Skip to main content
U.S. flag

An official website of the United States government

Aerial view of crop fields with overlay of data, courtesy of Adobe Stock

Precision Agriculture in Crop Production

Site-specific crop management (SSM) uses a variety of technologies to manage different parts of a field separately. Natural, inherent variability within fields means that mechanized farming could traditionally apply only crop treatments for “average” soil, nutrient, moisture, weed, and growth conditions. 

Necessarily, this has led to over- and under-applications of herbicides, pesticides, irrigation, and fertilizersexcept on those rare sites that are truly average. Chemical excesses from blanket applications, then, end up running off or leaching from fields into ground water and surface waters. Most current SSM practices use precise global positioning combined with location-specific measurements—either in-field data collection (such as soil variables or pest occurrence) or remotely sensed data (such as from aircraft or satellites)—to quantify spatially variable field conditions.

Within-field operations, then, adjust treatments based on spatially referenced management decisions recorded on maps of management zones. Now precision technologies are being developed that can sense microsite specific conditions in real time “on the go” and can automatically adjust treatments to meet each site's unique needs (variable rate nitrogen application). These latter types of technologies require no a priori spatial information, but rely, instead, on the ability to simultaneously measure soil or plant conditions and to effect treatments.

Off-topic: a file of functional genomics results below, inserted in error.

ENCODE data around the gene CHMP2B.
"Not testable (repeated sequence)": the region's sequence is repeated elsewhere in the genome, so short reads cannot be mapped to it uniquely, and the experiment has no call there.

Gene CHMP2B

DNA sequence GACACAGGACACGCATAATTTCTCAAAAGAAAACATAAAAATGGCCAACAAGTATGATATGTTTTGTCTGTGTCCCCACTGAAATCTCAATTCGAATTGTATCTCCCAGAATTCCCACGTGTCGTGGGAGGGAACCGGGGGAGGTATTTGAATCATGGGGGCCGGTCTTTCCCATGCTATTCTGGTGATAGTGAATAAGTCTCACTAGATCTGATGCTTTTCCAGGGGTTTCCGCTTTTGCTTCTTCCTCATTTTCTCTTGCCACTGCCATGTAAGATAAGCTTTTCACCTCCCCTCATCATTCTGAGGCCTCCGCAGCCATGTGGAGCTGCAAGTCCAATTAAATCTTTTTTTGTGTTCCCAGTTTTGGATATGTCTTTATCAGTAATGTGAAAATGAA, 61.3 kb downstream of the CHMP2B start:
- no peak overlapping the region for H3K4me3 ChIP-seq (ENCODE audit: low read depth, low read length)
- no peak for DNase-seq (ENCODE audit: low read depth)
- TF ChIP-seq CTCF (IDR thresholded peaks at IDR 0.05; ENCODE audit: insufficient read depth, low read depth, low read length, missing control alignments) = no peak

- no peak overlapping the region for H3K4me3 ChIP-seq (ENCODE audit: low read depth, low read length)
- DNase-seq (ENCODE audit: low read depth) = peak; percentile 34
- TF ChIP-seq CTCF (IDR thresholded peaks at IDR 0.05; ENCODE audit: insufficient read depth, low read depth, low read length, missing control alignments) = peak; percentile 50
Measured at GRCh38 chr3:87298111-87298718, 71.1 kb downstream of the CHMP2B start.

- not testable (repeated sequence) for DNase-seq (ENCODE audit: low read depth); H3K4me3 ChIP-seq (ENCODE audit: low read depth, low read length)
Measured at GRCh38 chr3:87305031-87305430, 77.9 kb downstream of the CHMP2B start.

In fact, SSM is more akin to traditional agricultural practices, wherein small-scale, non-mechanized farming permitted spatially variable treatments. Farmers, at that time, possessed intimate knowledge of each small corner of each field and, because agronomic practices were primarily manual, could readily translate that knowledge into location-specific cultural practices.

Later, agricultural mechanization reduced labor costs (the primary input cost) and permitted massive increases in production while wasting other, cheaper inputs (fertilizer, herbicides). Because these other costs have increased in recent decades—and environmental costs are now being accounted for—producers are looking to variable-rate technologies to minimize input costs and mitigate environmental concerns.


Farm bill priority areas
Agriculture systems and technology

Your feedback is important to us.

Take the Website Survey